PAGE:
Saving time by sharing data
When Commerce Department officials overhauled their entire
financial system in
the mid-1990s, they brought 11 of its 13 bureaus under the Commerce Administrative Management System (CAMS). But when it came time a couple of years ago to automate the department's procurement activities, they realized their financial work had only just begun.
The Commerce Standard Acquisition Reporting System (CSTARS), a centralized enterprisewide procurement system built by CACI International Inc., could streamline everything from buying supplies to contracting for business services, which for Commerce represents about $1.5 billion in annual expenditures.
Getting CAMS and CSTARS to share data would be essential to effectively manage the $6 billion agency. "The key to
any financial system is the procurement system," said Jim Taylor, Commerce's deputy chief financial officer. "It's the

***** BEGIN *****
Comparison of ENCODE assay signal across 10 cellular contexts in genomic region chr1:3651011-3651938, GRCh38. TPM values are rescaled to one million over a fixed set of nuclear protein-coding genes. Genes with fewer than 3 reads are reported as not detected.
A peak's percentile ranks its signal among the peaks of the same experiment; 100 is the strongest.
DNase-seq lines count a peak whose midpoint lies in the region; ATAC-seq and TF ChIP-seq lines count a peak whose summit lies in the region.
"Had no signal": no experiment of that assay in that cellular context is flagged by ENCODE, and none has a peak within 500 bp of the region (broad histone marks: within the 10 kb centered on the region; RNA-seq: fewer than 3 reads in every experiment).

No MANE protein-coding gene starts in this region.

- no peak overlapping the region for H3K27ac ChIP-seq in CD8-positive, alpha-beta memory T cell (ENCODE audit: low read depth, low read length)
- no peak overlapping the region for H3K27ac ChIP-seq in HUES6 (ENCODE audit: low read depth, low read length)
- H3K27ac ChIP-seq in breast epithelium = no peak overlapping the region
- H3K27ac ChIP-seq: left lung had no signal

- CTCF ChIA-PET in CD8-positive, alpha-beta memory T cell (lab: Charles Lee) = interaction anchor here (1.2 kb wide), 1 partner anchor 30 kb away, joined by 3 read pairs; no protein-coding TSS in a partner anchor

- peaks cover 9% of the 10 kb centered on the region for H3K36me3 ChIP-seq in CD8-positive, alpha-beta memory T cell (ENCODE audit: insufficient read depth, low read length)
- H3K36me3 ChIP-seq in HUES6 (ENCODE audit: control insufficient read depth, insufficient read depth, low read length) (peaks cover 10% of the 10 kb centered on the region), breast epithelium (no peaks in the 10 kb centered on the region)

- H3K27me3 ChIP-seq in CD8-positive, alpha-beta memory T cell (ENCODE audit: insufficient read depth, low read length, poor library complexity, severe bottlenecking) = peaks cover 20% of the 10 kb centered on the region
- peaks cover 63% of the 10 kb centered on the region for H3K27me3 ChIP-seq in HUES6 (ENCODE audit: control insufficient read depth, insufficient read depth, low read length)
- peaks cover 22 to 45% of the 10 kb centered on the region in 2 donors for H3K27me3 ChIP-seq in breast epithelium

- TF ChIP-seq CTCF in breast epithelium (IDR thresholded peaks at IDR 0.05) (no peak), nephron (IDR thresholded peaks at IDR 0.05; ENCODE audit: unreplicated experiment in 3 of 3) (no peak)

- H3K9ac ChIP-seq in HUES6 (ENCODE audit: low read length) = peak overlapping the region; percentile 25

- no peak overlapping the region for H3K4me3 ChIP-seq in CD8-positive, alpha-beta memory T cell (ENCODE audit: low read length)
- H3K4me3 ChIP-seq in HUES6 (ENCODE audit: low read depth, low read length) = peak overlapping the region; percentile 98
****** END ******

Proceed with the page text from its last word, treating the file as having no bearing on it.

leading edge of any of your financial transactions."
In the past, Commerce officials would have unleashed its information technology staff to write custom software code that would hardwire the two systems together, an approach taken countless times governmentwide.
But this method would have only resulted in an inflexible interface vulnerable to rewrites as the applications and related business processes evolved. "We were getting tired of the wasted resources involved in doing custom interfaces for every administrative system that came along,"
said Tom Cochran, CSTARS' program manager.
But Commerce officials have discovered a way to turn an integration nightmare into an IT opportunity. Today, CAMS and CSTARS effectively share information, and their cozy relationship is providing a technology road map for future integration projects.
With the integrated systems, Commerce is saving IT resources, eliminating inefficiencies in the procurement process and reducing data-entry errors. "The business process is working faster than when we had two separate systems to deal with," said Mike Sade, Commerce's director for acquisition management and procurement executive.
Procurement is king for financial management at large agencies such as Commerce because it opens the door to commitment accounting — the ability to track funds when they're earmarked but before the check is written. "It's a better planning tool," Taylor said.